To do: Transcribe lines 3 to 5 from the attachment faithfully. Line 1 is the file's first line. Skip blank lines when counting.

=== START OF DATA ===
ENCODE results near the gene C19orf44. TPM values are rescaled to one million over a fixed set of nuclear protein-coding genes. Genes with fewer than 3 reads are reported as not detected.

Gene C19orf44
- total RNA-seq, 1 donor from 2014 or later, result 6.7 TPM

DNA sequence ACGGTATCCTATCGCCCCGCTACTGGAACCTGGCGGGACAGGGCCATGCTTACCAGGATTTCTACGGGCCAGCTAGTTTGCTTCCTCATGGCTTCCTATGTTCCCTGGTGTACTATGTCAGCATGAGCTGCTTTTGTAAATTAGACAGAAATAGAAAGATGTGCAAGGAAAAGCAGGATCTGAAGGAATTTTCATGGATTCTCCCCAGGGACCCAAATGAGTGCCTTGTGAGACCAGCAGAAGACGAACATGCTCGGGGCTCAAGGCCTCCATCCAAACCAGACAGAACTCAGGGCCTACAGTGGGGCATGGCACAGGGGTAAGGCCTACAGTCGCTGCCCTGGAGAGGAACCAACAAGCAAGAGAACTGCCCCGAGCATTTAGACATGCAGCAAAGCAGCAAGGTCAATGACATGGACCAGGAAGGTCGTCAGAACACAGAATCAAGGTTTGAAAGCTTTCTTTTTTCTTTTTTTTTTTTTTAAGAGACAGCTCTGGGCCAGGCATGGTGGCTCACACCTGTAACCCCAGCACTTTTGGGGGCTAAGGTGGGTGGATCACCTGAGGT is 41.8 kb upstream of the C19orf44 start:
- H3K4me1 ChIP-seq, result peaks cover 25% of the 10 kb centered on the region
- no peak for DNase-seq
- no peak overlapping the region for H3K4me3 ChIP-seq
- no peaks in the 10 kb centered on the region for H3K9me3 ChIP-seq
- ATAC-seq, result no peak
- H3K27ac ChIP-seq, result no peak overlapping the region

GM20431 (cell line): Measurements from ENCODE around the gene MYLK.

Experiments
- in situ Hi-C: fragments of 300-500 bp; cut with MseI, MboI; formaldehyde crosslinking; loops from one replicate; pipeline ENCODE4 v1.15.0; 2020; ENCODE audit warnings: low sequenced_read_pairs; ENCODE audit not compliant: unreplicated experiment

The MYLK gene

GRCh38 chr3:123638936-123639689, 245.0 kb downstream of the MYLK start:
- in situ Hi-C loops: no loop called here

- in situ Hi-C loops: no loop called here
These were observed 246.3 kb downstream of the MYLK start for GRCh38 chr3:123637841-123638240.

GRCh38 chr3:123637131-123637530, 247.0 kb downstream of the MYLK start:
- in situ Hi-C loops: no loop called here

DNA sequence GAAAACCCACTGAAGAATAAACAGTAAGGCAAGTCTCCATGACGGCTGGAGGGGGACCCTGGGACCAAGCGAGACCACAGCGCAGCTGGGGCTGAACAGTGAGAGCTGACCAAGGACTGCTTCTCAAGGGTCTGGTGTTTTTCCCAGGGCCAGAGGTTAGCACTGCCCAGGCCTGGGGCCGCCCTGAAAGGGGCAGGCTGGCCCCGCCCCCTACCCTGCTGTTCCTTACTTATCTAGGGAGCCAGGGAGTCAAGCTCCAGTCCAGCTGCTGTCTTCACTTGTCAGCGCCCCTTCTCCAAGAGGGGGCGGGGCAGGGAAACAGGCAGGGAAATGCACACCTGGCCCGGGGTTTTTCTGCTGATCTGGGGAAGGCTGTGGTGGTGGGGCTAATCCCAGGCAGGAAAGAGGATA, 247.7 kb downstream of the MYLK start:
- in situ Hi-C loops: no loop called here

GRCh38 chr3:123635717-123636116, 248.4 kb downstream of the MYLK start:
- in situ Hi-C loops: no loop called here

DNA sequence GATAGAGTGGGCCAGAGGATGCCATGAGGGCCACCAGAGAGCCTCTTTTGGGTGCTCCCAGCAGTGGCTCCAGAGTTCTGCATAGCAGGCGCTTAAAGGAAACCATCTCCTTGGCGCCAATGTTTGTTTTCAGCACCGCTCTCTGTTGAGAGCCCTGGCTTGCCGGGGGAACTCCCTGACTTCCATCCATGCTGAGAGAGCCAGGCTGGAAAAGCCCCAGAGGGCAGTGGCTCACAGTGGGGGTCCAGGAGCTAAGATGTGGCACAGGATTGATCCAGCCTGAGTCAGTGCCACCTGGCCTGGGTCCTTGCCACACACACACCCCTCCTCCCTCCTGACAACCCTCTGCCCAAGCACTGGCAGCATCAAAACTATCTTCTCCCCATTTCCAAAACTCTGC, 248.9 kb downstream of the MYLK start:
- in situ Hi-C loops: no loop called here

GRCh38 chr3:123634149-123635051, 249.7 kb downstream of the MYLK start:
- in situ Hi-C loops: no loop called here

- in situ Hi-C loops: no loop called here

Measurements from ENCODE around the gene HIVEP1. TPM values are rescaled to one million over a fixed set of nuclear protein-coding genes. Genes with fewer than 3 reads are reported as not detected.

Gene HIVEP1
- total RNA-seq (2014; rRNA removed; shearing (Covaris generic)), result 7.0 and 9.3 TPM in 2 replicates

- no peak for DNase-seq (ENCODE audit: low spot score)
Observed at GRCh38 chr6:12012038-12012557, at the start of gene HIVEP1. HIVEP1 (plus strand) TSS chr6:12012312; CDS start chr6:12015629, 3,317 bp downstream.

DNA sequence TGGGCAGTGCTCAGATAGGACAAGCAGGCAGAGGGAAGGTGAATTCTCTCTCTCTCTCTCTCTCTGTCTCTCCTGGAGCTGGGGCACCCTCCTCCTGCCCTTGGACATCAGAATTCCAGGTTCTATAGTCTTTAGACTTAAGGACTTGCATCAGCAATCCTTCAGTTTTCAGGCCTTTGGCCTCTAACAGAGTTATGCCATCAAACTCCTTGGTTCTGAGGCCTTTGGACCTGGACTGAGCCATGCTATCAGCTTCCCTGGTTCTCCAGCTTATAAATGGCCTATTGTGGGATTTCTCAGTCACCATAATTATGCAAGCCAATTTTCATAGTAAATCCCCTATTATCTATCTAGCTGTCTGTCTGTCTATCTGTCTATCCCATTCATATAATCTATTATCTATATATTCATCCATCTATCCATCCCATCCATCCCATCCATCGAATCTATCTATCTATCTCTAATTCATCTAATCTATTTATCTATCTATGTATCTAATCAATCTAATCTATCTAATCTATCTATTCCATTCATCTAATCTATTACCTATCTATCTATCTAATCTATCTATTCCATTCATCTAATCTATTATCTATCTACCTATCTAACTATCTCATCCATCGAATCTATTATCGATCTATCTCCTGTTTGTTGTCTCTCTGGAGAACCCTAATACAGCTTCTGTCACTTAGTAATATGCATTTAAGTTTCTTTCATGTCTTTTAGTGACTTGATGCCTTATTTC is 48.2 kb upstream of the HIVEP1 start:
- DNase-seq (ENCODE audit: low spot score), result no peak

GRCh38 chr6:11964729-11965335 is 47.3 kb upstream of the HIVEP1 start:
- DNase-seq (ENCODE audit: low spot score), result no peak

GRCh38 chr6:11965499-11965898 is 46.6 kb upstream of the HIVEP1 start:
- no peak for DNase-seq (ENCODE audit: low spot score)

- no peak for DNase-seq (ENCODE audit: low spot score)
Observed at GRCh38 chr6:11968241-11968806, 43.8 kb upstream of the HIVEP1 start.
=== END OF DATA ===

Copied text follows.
- total RNA-seq, 1 donor from 2014 or later, result 6.7 TPM

DNA sequence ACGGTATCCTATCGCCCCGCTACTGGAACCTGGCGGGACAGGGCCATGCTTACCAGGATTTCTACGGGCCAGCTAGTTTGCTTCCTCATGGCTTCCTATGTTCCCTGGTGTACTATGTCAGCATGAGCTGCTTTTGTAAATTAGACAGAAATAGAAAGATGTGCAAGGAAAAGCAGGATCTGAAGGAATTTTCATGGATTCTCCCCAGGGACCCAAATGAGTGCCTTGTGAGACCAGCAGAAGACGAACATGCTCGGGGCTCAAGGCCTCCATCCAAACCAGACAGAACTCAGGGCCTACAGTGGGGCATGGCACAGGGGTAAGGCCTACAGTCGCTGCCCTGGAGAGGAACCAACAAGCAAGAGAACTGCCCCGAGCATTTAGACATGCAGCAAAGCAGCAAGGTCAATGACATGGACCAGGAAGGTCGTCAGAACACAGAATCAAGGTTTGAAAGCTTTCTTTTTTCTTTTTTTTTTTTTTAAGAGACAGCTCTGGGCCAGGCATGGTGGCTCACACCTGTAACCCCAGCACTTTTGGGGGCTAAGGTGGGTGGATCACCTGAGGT is 41.8 kb upstream of the C19orf44 start:
- H3K4me1 ChIP-seq, result peaks cover 25% of the 10 kb centered on the region